Call this old news. Call me late to the party (I am). Just don't call me late for dinner.
Yes, over a year after its release I finally got around to viewing the now notorious Grizzly Man, Werner Herzog's documentary following the exploits of one Timothy Treadwell, aka the "Grizzly Man".
If you've already seen it, I beg your patience with this post. Please allow me the pleasure of indulging in this review. If you've seen it, you already know where this is heading and it isn't flattery for Mr. Treadwell or his cohorts. They are crazy. The whole lot of them. They are full-blown GONE! Over the rainbow. They have punched their tickets to La-La Land.
Timothy Treadwell spent the last 13 years of his life living in the remote wilds of the Alaskan Peninsula for reasons only God knows. Timothy, in his many monologue-filled recordings, would tell you he was there to save the bears. From who or what I cannot tell you. It's a federally protected wildlife reserve, a little fact like that wouldn't stop Timothy from saving them anyway. As I see it, he basically despised humanity, was a social outcast to begin with and this drove him into the Alaskan Wild where, for better or worse, he mingled with the bears and foxes and the glorious splendor of nature. I don't hold that against him. Its a free country and he can do what he liked as far as I'm concerned. He wasn't hurting anyone. In fact, he wasn't even in their way. He couldn't have been farther from it.
He also couldn't have been father from sanity. His exploits, and all their intimate details, would have been lost forever if it weren't for Werner Herzog deciding to take Timothy's over 100 hours of self-shot video footage and making it into a documentary of his life with the bears. Only God knows why he decided to do so, but luckily it turned out to be worthwhile. Wholly unintentional, Grizzly Man is a first rate riot!
I had heard so many stories of this film from people who had seen it that I fully expected it not to live up to my high expectations. Even so, it surpassed all my expectations! I couldn't believe what I was seeing! Herzog, for all his good intentions, only served to expose Treadwell for the nutcase he was.
Sequences such as one where Herzog is describing Treadwell's childhood saying quote, "He was blossoming into an all-American boy"... meant to be a play on an image of truck from a flower business where he worked as a teenager. Only it didn't help that the truck read "Nick's Pansy Farm", immediately cutting to Timothy making diving motions through the air. It was probably just unfortunate editing. But of course then there is the whole side exposition of his sexuality (how it was relevant to the film I don't know) that included a fairly lengthy segment of Tim talking about how being gay would be so much easier than being straight. Not only was his reasoning just a little insensitive to the gay community at large (apparently all gay relationships are casual and without emotional consequence to paraphrase Treadwell), the whole sequence was obviously one of Treadwell trying to convince himself that he wasn't. Truth be told, there was really no real reason, as far as bears were concerned, to even capture that on film. Awkward.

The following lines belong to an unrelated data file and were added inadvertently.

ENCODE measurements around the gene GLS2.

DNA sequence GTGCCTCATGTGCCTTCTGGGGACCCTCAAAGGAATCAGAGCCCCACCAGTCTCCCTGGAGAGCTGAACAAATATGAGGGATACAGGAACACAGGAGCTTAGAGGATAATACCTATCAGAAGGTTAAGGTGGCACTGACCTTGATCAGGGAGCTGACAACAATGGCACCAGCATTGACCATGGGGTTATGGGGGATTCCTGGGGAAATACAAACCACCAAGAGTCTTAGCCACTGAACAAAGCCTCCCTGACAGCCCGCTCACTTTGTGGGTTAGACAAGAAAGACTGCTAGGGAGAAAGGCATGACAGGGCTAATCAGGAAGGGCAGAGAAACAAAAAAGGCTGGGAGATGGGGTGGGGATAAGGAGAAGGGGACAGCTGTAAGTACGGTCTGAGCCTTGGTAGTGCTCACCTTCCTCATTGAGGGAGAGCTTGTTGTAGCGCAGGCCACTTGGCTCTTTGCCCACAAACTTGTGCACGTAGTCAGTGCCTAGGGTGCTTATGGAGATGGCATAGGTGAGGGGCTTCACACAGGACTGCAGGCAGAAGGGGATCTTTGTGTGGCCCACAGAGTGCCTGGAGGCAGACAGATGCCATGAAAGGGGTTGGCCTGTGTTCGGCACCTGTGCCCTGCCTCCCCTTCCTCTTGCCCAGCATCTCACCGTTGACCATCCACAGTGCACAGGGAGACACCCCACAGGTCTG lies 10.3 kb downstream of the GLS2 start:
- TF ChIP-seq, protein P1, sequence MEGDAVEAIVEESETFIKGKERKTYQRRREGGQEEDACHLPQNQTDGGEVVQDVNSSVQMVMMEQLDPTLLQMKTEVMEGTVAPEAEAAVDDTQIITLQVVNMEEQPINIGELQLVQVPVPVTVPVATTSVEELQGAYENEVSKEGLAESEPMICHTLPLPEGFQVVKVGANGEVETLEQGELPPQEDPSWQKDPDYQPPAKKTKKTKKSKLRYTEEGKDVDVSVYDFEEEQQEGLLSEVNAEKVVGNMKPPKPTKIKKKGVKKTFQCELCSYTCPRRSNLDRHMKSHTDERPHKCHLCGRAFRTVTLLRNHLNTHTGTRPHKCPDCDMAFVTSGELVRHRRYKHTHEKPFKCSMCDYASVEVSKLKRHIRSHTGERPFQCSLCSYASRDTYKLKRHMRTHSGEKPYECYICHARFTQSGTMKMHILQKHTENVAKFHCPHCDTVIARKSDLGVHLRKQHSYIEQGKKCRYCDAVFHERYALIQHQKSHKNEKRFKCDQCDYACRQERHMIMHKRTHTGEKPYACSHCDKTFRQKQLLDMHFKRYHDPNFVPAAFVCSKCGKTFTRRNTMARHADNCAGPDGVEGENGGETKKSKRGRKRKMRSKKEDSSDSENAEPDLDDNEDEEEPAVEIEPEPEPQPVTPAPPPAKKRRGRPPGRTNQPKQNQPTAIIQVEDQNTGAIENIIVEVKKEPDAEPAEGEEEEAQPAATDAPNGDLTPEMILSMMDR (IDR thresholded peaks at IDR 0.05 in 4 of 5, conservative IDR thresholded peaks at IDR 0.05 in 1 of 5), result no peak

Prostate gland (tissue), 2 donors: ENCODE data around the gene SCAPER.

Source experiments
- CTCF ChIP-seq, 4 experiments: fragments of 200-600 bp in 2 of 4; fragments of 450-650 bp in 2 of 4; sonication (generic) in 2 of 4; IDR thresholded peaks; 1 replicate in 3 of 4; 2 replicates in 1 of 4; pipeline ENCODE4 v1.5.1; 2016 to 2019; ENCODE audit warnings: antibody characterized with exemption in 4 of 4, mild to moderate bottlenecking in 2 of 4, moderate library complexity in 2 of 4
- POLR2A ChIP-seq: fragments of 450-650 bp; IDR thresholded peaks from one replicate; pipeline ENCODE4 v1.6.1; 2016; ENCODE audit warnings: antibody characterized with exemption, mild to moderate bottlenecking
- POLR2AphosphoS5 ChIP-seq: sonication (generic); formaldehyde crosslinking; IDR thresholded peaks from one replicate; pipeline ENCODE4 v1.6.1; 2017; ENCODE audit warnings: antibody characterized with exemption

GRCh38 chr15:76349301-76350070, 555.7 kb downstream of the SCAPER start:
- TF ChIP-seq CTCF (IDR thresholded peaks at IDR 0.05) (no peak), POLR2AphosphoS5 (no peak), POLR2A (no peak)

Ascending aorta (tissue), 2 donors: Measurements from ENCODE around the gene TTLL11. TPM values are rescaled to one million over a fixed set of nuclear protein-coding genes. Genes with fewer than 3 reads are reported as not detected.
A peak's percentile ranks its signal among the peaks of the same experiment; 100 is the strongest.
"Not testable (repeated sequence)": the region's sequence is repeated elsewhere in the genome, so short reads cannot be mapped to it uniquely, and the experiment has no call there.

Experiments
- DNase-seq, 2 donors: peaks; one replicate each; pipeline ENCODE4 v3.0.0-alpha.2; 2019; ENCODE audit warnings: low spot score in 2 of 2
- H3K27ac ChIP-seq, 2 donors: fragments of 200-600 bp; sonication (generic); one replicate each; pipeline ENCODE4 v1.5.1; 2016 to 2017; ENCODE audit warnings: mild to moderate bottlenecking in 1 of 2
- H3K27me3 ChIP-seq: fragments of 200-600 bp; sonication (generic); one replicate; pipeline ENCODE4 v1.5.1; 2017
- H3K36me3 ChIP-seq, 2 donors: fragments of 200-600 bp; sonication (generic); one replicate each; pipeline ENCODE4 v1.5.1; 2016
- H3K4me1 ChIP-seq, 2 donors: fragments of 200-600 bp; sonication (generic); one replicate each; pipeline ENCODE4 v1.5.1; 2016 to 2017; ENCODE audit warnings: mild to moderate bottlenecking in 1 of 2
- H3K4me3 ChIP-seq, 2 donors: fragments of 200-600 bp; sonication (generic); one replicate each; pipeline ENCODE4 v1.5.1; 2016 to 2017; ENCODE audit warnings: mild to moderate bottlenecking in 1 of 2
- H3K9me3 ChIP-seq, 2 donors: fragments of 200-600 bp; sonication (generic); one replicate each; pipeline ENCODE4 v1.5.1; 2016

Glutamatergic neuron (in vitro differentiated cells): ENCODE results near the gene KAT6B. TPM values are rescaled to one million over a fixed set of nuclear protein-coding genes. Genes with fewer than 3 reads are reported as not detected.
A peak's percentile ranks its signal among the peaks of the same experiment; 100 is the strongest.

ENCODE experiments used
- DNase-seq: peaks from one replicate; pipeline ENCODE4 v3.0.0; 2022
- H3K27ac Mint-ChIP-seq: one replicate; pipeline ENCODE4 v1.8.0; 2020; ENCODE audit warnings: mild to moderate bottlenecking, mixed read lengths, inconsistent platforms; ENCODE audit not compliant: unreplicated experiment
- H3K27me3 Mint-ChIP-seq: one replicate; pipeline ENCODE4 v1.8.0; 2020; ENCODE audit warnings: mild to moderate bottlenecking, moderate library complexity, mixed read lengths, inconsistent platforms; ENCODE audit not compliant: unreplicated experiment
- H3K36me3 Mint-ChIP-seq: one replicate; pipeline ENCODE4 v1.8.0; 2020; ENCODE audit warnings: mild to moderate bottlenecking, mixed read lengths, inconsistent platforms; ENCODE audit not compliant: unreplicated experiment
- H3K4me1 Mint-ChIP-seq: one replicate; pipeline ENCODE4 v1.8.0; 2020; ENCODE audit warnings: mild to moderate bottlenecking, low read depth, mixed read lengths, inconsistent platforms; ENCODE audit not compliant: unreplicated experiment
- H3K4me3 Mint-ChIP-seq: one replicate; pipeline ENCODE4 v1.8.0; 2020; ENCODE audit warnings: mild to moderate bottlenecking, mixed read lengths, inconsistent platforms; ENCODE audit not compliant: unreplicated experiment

But that was Treadwell and this film as a whole. When Herzog interviews one of Treadwell's close friends and ex-girlfriend he asks her if she feels like his "widow". She responds by laughing at the very notion... only to then stop suddenly and earnestly reply, "Yeah, I think so." What?!! Then there is the coroner who performed the autopsy of Treadwell's bear digested remains. Cause of death - eaten by bear. However, the ridiculous notion of performing an autopsy on a person eaten by a bear takes a back seat to how truly weird the coroner is, all of his descriptions overly dramatic and assisted with full-on gesturing.
Then there was the "actor" friend from California who talked about Timothy and his Australian accent... which I'm pretty sure he didn't have (never in the film). Then when admitting that Timothy was mostly a fake in such regards, this "friend" casually shook it off as if the fact that everything about the guy he knew was more or less under suspicion was trivial. Okay, buddy.
And of course we get back to Treadwell himself who diatribes against the government (on pace to out-"f**k" The Big Lebowski), punches bears in the face to show his "dominance", revels in touching fresh bear dung (because it was inside the bear!!!) and literally scolds flies for feeding on rotting fox corpses. For a guy who loves nature, he sure didn't seem to understand natural law... or the role of predators... or life and death for that matter. In the end, for all its seriousness, Grizzly Man only comes across as bizarre, awkward and unintentionally hilarious as we see scenes and meet people that, not knowing better, we may have though was nothing more than a lampoon of nature documentaries to get some laughs. It is that ridiculous!
Watching this film, I literally could not believe what I was seeing most of the time. If you want to see genuine craziness, watch Grizzly Man. If you've already seen it, you know exactly what I mean. If you haven't, gather up some friends and take an evening to watch it. It won't disappoint. Honestly, where else will you ever hear serious dialogue the likes of, "Here we see Mickey versus Sgt. Brown for the right to court Jupiter, Queen of the Bears!" All this and more in Grizzly Man. 8/10